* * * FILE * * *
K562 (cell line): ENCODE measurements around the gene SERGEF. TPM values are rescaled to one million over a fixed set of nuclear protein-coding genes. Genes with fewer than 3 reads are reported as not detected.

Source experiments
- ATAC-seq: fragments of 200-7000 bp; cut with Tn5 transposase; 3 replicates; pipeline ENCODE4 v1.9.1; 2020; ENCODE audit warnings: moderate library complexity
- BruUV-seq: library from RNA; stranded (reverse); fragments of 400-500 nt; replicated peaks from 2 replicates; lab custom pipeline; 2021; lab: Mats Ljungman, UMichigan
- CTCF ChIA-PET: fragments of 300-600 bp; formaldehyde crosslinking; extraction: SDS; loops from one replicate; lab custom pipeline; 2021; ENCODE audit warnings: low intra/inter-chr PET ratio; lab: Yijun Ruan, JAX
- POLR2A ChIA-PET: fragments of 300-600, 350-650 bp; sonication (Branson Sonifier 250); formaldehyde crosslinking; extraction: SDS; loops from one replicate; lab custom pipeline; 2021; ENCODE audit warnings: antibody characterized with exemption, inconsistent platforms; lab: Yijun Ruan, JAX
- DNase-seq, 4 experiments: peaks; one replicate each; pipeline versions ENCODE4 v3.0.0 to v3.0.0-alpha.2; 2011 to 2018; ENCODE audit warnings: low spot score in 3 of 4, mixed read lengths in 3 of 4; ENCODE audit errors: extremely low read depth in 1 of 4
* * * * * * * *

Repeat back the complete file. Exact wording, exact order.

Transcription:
K562 (cell line): ENCODE measurements around the gene SERGEF. TPM values are rescaled to one million over a fixed set of nuclear protein-coding genes. Genes with fewer than 3 reads are reported as not detected.

Source experiments
- ATAC-seq: fragments of 200-7000 bp; cut with Tn5 transposase; 3 replicates; pipeline ENCODE4 v1.9.1; 2020; ENCODE audit warnings: moderate library complexity
- BruUV-seq: library from RNA; stranded (reverse); fragments of 400-500 nt; replicated peaks from 2 replicates; lab custom pipeline; 2021; lab: Mats Ljungman, UMichigan
- CTCF ChIA-PET: fragments of 300-600 bp; formaldehyde crosslinking; extraction: SDS; loops from one replicate; lab custom pipeline; 2021; ENCODE audit warnings: low intra/inter-chr PET ratio; lab: Yijun Ruan, JAX
- POLR2A ChIA-PET: fragments of 300-600, 350-650 bp; sonication (Branson Sonifier 250); formaldehyde crosslinking; extraction: SDS; loops from one replicate; lab custom pipeline; 2021; ENCODE audit warnings: antibody characterized with exemption, inconsistent platforms; lab: Yijun Ruan, JAX
- DNase-seq, 4 experiments: peaks; one replicate each; pipeline versions ENCODE4 v3.0.0 to v3.0.0-alpha.2; 2011 to 2018; ENCODE audit warnings: low spot score in 3 of 4, mixed read lengths in 3 of 4; ENCODE audit errors: extremely low read depth in 1 of 4